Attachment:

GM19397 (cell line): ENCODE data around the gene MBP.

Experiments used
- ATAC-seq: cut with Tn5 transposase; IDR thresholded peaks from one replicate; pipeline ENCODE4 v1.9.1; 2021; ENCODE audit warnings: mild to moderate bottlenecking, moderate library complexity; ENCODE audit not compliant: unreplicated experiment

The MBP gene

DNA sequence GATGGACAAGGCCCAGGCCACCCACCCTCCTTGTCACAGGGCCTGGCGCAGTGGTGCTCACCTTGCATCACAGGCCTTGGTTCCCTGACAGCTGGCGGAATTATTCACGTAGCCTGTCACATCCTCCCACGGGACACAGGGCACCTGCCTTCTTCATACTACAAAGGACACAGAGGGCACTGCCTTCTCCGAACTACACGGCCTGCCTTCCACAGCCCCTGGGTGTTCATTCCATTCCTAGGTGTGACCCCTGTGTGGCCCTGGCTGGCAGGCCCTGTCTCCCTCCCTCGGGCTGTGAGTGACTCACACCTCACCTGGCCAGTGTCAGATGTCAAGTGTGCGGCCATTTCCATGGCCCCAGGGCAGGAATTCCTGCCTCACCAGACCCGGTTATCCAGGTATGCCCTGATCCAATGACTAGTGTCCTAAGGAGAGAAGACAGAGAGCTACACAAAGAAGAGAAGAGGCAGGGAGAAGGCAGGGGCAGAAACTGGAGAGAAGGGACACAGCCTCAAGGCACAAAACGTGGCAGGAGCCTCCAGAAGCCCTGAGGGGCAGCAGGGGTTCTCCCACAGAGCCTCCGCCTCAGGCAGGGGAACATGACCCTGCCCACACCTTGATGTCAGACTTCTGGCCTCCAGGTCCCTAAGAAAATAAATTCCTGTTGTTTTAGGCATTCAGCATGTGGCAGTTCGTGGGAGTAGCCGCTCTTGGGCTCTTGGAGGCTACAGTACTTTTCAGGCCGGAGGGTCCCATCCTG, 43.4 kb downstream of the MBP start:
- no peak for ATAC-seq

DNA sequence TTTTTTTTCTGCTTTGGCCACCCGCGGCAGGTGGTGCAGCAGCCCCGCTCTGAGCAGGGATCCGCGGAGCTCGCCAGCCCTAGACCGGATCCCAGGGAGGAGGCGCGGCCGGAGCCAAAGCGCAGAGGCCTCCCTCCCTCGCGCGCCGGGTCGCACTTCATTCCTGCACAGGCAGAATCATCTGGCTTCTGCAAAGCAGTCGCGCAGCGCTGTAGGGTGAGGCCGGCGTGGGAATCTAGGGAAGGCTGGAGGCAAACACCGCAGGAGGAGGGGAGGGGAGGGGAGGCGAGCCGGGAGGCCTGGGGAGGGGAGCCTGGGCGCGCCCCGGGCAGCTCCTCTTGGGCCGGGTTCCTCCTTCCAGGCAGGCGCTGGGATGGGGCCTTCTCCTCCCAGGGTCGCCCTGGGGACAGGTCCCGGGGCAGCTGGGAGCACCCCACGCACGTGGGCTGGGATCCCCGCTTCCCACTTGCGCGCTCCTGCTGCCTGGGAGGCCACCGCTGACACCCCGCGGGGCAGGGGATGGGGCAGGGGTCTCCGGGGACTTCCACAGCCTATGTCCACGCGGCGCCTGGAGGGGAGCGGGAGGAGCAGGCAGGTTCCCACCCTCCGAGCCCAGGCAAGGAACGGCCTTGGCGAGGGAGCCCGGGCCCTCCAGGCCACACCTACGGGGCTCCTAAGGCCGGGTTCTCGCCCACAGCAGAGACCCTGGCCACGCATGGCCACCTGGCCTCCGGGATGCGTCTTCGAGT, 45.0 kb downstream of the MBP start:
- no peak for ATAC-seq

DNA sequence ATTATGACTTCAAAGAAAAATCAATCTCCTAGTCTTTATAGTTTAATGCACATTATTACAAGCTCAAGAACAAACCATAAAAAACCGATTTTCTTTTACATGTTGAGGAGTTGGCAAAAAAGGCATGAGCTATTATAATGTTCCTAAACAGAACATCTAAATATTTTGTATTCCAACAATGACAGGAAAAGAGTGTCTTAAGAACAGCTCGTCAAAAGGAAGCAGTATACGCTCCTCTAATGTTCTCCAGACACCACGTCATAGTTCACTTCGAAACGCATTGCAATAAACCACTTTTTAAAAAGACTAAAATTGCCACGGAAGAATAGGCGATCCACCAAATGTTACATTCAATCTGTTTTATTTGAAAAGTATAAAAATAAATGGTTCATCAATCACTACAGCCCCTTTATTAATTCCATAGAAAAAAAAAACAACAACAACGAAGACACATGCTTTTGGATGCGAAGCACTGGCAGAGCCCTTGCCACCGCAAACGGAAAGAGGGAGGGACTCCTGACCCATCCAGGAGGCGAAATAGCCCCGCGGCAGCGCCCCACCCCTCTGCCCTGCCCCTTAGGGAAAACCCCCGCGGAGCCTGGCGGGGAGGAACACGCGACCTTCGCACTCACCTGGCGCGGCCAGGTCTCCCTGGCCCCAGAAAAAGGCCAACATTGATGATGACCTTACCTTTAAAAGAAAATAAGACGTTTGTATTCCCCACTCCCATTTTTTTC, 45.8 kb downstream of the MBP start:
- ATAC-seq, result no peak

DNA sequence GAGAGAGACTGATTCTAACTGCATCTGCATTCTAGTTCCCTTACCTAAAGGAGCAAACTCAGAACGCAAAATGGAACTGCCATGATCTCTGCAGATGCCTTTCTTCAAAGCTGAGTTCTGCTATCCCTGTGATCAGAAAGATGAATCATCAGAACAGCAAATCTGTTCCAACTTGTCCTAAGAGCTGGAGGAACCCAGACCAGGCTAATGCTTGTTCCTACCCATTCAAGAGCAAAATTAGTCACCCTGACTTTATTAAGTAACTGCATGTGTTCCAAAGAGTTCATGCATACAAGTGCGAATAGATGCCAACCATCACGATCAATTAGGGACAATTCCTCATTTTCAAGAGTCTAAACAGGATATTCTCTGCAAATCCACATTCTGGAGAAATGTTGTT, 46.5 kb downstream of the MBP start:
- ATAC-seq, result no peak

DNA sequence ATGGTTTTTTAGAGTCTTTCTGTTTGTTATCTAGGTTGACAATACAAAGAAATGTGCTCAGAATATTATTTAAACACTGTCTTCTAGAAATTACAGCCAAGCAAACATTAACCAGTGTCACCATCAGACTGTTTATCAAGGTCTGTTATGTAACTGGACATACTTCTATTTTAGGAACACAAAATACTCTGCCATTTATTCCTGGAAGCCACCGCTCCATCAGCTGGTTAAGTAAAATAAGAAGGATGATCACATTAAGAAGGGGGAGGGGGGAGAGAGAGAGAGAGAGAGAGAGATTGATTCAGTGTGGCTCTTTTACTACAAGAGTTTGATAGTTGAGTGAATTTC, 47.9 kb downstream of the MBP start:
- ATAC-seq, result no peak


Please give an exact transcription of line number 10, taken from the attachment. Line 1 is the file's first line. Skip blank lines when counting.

- ATAC-seq, result no peak